¶ 8. In this case, Jim's alleged paramour was Katherine Hamilton. Testimony established that Jim had on numerous occasions danced with Hamilton at various social establishments. Boyce Curtner, Billie's brother, testified that he considered Jim a friend. Curtner had been with Jim and Hamilton on various occasions and noticed that Jim paid Hamilton a lot of attention. Sherry Pierce, Billie's niece, also testified to the fact that Jim seemed to be taken with Hamilton. In addition, Pierce took photographs and video of Jim's vehicle parked at Hamilton's home overnight on two occasions. Billie testified that she had seen Jim's car at Hamilton's home at night as well on one occasion. Jim admitted staying overnight with Hamilton but denied having sexual intercourse with her, maintaining that they only talked about his marital problems. However, Jim admitted that he had every opportunity to consummate his relationship with Hamilton.
¶ 9. This is obviously a circumstantial evidence case of adultery. Under the Frasher-Holden inclination test coupled with the Owen opportunity doctrine, we cannot say that the chancellor committed manifest error or misapplied the law in his findings. Accordingly, we affirm.
II. WHETHER THE COURT ERRED IN GRANTING BILLIE A DIVORCE ON THE GROUNDS OF HABITUAL CRUEL AND INHUMAN TREATMENT
¶ 10. Jim's next assignment of error alleges that the chancellor erred in granting Billie a divorce on the grounds of habitual cruel and inhuman treatment. Having already determined that Billie was entitled to a divorce on the grounds of adultery, the issue is moot regarding the sufficiency of the evidence as to habitual cruel and inhuman treatment. Accordingly, we need not reach this issue, and we decline to do so.
III. WHETHER THE CHANCELLOR MISAPPLIED THE APPLICABLE LAW IN EQUITABLY DIVIDING THE MARITAL PROPERTY
¶ 11. For the purpose of divorce, the Mississippi Supreme Court has defined marital property “as being any and all property acquired or accumulated during the marriage.” Hemsley v. Hemsley, 639 So.2d 909, 915 (Miss.1994). Such marital assets acquired during the course of the marriage may be equitably divided “unless it can be shown by proof that ․ [the] assets are attributable to one of the parties' separate estates prior to the marriage or outside the marriage.” Id. at 914. In arriving at an equitable distribution of marital property, the supreme court has suggested that chancellors should consider the following guidelines set forth in Ferguson v. Ferguson, 639 So.2d 921, 928 (Miss.1994):
1. Substantial contribution to the accumulation of the property. Factors to be considered in determining contribution are as follows:
a. Direct or indirect economic contribution to the acquisition of the property;
b. Contribution to the stability and harmony of the marital and family relationships as measured by quality, quantity of time spent on family duties and duration of the marriage; and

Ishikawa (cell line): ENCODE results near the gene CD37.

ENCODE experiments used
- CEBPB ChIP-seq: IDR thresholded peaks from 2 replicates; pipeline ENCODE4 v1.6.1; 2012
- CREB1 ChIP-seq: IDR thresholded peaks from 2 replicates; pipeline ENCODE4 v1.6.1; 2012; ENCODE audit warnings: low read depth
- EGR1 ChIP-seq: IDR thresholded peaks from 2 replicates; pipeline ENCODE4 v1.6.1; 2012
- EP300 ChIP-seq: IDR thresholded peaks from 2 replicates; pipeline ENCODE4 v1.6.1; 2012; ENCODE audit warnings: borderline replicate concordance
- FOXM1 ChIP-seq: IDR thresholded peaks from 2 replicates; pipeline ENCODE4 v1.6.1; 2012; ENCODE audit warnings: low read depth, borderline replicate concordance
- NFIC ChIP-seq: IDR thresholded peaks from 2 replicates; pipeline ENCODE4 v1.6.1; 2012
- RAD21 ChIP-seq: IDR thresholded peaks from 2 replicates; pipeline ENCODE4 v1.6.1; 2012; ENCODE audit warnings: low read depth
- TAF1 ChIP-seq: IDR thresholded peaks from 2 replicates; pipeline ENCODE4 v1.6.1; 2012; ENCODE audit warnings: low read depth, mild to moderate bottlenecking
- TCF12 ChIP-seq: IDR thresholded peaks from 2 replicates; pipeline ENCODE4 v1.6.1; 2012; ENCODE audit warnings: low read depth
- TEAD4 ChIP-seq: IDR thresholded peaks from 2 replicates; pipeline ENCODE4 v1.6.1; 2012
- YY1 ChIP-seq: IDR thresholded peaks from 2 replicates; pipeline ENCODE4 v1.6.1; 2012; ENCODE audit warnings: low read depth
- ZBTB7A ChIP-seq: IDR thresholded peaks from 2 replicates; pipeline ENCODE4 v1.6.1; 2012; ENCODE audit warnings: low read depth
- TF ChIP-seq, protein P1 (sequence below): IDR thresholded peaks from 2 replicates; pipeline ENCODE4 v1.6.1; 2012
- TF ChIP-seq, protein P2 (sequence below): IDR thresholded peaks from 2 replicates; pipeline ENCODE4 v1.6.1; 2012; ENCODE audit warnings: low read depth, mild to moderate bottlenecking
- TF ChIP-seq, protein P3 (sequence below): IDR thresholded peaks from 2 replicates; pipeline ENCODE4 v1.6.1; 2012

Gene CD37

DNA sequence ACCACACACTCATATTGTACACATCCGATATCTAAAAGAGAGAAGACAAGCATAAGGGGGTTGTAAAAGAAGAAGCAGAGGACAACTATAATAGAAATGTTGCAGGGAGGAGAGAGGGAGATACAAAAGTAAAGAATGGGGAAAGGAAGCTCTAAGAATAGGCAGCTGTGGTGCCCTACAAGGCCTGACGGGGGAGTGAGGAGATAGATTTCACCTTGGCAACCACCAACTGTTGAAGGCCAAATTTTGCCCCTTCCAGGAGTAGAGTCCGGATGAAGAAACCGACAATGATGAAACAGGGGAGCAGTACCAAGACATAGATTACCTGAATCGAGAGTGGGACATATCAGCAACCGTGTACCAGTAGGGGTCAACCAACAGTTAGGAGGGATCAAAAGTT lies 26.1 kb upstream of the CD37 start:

c. Contribution to the education, training or other accomplishment bearing on the earning power of the spouse accumulating the assets.
2. The degree to which each spouse has expended, withdrawn or otherwise disposed of marital assets and any prior distribution of such assets by agreement, decree or otherwise.
3. The market value and the emotional value of the assets subject to distribution.
4. The value of assets not ordinarily, absent equitable factors to the contrary, subject to such distribution, such as property brought to the marriage by the parties and property acquired by inheritance or inter vivos gift by or to an individual spouse;
5. Tax and other economic consequences, and contractual or legal consequences to third parties, of the proposed distribution;
6. The extent to which property division may, with equity to both parties, be utilized to eliminate periodic payments and other potential sources of future friction between the parties;
7. The needs of the parties for financial security with due regard to the combination of assets, income and earning capacity; and,
8. Any other factor which in equity should be considered.
¶ 12. In his order, the chancellor clearly articulated his rationale for the equitable division of the marital estate. The trial court found that the property set forth above had been commingled over the marriage and had lost its non-marital character. Maslowski v. Maslowski, 655 So.2d 18, 20 (Miss. 1995). Seeing no manifest error or erroneous legal applications, we affirm the chancellor's decision with regard to the equitable distribution of the marital estate.
¶ 13. THE JUDGMENT OF THE CHANCERY COURT OF DESOTO COUNTY IS AFFIRMED. STATUTORY DAMAGES AND INTEREST ARE AWARDED. ALL COSTS OF THIS APPEAL ARE TAXED AGAINST THE APPELLANT.
PAYNE, J., for the Court:
BRIDGES, C.J., McMILLIN AND THOMAS, P.JJ., COLEMAN, DIAZ, IRVING, KING, LEE, AND SOUTHWICK, JJ., CONCUR.
Response sent, thank you
Docket No: No. 97-CA-01243-COA.
Decided: February 23, 1999
Court: Court of Appeals of Mississippi.